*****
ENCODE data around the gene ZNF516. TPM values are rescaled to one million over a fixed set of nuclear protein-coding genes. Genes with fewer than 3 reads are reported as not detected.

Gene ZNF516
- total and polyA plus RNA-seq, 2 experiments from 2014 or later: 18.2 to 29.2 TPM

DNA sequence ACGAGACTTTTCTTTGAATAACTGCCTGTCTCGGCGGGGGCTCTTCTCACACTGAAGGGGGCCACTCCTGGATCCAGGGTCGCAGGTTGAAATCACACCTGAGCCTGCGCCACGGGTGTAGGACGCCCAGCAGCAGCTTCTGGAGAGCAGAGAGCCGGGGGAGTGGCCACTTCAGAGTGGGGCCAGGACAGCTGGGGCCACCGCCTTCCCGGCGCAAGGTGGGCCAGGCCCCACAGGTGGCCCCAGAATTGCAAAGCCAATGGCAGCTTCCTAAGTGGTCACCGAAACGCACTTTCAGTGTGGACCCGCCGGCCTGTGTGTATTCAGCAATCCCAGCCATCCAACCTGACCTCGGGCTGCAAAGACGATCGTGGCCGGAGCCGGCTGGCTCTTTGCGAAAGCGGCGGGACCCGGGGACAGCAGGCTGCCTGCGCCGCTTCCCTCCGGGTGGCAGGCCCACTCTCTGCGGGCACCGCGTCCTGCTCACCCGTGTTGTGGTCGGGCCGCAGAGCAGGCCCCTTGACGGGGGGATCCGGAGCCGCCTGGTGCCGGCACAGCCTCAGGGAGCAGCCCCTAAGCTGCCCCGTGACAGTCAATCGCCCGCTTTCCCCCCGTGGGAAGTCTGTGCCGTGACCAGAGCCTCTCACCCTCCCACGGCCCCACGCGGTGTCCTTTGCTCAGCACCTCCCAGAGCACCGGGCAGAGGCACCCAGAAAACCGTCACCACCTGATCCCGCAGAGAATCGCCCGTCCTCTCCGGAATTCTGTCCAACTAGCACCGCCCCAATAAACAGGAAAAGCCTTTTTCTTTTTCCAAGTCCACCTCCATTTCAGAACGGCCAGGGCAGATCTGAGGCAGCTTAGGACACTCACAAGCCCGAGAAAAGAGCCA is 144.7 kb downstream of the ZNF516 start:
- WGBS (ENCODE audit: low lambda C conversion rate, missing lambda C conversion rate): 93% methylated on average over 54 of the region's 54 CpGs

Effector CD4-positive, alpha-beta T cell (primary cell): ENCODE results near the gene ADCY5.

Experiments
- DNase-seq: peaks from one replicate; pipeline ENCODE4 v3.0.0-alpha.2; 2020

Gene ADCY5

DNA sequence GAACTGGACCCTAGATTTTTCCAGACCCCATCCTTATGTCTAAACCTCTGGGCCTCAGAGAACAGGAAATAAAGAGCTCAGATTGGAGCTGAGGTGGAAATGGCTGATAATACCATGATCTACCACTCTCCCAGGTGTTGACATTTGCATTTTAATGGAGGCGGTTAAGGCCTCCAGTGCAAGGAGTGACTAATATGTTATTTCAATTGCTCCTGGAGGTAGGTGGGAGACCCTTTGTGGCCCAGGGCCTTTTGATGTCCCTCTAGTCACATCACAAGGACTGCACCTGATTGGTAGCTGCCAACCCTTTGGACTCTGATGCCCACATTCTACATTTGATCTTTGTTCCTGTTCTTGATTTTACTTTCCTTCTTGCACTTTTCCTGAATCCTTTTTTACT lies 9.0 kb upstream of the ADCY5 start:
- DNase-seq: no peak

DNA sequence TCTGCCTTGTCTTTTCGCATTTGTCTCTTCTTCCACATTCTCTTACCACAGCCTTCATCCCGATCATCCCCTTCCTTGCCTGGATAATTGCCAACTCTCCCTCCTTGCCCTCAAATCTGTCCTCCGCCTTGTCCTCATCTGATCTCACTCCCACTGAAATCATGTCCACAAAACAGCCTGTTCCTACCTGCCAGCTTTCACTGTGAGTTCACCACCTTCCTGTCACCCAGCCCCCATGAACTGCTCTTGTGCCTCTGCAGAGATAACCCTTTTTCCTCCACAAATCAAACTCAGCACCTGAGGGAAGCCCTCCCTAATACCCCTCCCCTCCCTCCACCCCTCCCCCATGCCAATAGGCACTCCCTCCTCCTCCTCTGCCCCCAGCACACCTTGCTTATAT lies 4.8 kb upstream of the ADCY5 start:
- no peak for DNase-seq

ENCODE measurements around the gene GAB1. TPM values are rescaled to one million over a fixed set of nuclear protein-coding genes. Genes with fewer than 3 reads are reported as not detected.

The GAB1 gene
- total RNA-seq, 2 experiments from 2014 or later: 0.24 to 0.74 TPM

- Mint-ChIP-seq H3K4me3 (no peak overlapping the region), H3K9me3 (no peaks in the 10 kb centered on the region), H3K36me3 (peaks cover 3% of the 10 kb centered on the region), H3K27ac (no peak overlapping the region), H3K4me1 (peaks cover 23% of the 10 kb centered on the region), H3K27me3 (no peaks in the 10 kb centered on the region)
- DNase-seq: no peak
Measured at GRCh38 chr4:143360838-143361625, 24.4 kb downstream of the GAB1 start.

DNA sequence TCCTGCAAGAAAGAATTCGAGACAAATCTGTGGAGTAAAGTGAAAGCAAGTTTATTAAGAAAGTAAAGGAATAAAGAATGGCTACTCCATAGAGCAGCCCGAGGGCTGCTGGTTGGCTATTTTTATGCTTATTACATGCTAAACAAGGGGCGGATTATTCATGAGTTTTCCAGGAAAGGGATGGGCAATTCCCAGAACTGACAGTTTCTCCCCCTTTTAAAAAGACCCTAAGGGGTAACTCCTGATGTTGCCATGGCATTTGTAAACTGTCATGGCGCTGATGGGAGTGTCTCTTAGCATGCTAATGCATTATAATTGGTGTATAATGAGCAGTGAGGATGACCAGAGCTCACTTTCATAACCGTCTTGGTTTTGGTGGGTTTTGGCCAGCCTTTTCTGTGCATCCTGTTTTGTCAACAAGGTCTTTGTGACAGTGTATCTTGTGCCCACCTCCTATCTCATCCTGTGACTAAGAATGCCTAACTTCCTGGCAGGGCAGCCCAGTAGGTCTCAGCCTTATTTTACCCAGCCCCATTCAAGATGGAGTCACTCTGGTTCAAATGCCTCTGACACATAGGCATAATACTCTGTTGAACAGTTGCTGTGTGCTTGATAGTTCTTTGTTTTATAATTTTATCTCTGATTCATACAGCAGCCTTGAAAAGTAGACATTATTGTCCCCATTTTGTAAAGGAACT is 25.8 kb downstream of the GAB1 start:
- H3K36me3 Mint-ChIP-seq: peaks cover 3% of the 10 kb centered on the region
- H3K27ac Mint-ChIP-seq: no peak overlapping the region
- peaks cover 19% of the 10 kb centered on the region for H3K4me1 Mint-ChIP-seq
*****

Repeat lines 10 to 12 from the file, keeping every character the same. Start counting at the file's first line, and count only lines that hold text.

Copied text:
DNA sequence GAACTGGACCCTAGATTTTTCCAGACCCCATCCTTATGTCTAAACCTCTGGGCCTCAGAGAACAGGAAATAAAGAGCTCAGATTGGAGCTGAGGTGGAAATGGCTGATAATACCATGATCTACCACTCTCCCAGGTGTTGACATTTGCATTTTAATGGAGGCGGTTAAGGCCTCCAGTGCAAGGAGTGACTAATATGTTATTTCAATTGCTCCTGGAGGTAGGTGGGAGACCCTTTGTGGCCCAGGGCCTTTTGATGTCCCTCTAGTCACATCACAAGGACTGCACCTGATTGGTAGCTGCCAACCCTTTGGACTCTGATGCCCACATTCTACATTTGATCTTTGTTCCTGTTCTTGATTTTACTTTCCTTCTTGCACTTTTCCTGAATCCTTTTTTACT lies 9.0 kb upstream of the ADCY5 start:
- DNase-seq: no peak

DNA sequence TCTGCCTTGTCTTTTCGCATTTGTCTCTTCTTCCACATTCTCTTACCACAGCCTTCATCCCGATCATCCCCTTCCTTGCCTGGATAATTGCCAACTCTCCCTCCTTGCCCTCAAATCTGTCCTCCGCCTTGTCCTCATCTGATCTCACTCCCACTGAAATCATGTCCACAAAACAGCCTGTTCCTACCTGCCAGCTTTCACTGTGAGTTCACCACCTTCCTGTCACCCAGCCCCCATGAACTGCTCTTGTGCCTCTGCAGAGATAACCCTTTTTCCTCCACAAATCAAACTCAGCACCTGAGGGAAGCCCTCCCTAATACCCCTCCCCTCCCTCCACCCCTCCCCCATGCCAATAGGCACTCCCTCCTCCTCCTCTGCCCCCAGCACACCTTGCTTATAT lies 4.8 kb upstream of the ADCY5 start: